Rebecca Gibb has been a dedicated wine journalist for the past ten years or so, covering wine news and features for some of the world’s most famous publications.
As the Institute of Masters of Wines announced last week (on September 7th) a record-number of 19 newly graduated MWs, Rebecca had the pleasant surprise to see her name on the list and receive her new Master of Wine title. I caught up with her to learn more about where she comes from, what she’s been up to in the world of wine, and how she sees herself evolving with the new MW letters attached to her name.
British-born Rebecca Gibb MW graduated in History & Politics at the University of Warwick in England. She was awarded in 2006 the title of Young Wine Writer of the Year by the Circle of Wine Writers, and voted Emerging Young Wine Writer of the Year in 2010 by the Louis Roederer International Wine Writers Award.
As either an Editor or a freelance journalist, she has delivered wine news to the world through number of famous paper and web publications including Decanter, Wine Business International, Imbibe, Food & Travel and Sommelier Journal and Wine-Searcher.com.
Based in New Zealand, Rebecca Gibb is now Deputy Editor (wine) of a new magazine headquartered in Hong Kong that covers fine wine, cuisine and lifestyle: LE PAN.
Through our Questions & Answers with Rebecca, meet with us the new and 340th Master of Wine in the world:
You grew up in North East England and studied history in a medieval town of the English countryside. Wine doesn’t exactly grow there, but your curiosity towards it apparently did. How did you get into wine?
It all started in a ski resort in Australia, actually. I had arranged an internship as a political lobbyist with KPMG in the City [of London] between university years but it fell through at the last minute. My sister was doing a season as a ski instructor in Victoria, Australia and suggested I go out to join her. So I did. I met Tennille and Kim Chalmers, and their grape-growing parents while I was there, and they piqued my interest, which I pursued when I returned to England by going on a WSET course.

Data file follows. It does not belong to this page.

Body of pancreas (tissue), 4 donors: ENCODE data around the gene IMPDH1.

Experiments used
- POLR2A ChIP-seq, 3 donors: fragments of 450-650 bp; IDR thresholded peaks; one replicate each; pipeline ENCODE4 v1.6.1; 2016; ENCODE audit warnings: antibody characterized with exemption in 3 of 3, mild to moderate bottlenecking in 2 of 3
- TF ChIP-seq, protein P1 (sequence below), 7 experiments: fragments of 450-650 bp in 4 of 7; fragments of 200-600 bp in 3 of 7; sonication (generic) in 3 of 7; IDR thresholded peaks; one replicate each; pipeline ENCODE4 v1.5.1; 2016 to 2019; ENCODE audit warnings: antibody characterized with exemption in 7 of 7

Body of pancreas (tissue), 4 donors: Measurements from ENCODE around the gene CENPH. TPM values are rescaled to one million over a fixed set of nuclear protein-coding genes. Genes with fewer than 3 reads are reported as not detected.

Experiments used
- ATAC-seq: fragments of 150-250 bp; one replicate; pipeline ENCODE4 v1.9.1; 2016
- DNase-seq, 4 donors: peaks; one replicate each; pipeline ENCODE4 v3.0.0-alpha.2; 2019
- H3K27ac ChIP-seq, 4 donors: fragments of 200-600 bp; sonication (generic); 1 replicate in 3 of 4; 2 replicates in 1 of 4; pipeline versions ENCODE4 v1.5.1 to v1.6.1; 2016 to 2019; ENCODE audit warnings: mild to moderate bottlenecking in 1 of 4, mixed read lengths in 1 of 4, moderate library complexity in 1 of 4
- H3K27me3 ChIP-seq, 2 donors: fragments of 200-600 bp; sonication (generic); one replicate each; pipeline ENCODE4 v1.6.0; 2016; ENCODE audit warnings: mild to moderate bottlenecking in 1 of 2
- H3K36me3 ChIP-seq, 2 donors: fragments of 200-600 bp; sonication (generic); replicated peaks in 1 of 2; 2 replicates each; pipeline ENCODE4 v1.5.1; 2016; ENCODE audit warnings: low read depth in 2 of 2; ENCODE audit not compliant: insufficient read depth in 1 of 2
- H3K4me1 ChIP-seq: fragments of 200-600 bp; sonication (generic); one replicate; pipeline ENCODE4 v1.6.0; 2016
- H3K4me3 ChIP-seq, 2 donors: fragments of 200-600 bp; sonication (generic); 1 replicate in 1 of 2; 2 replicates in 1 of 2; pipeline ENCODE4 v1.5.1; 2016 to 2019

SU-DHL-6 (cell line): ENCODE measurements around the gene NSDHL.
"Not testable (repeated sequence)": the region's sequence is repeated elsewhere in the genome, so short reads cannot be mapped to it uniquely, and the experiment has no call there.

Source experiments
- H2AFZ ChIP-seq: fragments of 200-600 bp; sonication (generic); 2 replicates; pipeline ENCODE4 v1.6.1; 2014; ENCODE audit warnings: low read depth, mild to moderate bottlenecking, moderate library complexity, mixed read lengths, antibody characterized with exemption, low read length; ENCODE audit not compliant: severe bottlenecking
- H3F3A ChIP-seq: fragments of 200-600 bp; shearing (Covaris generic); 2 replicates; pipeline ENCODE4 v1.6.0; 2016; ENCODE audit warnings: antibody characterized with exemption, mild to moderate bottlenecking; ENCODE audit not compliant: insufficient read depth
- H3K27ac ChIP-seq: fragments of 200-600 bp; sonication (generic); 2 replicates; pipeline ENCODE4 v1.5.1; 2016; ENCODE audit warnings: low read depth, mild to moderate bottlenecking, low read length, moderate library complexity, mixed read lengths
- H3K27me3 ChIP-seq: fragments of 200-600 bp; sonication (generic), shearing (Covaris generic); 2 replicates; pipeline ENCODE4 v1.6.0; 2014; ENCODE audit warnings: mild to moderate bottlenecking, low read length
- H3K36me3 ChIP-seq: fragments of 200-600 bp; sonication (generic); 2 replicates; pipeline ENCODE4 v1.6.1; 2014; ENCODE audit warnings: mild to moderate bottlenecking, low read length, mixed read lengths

I actually set out as an assistant to a wine merchant, selling wine to the lords and ladies of North Yorkshire, and thought I wanted to be winemaker. I did a vintage in Australia, and soon realized that being clumsy and not-at-all practically minded were not the traits of a good winemaker! I realized what I was actually good at was research and writing and after returning to England, entered the young wine writer of the year and won. I then got work experience with Harpers magazine and was offered a (paid!) job within a week. The rest is history.
You’ve written for many of the main international publications over the past decade. Is there a particular event, moment or period in that part of the recent wine ‘history’ you remember yourself thinking: ‘this is really going to change the face of the wine world for the years if not decades to come’?
I’m only 34 – give me a bit more time! I’ve been fortunate to be able to pay my mortgage writing about wine for the past nine years. Now that I’ve managed to establish myself as a Master of Wine and experienced wine journalist, I hope that I can work on something seminal. Long term, I have a vision to further the existing body of knowledge and would ideally like to write popular wine history books in a Bill Bryson style. My MW research paper on the 1911 Champagne riots was a step toward that goal.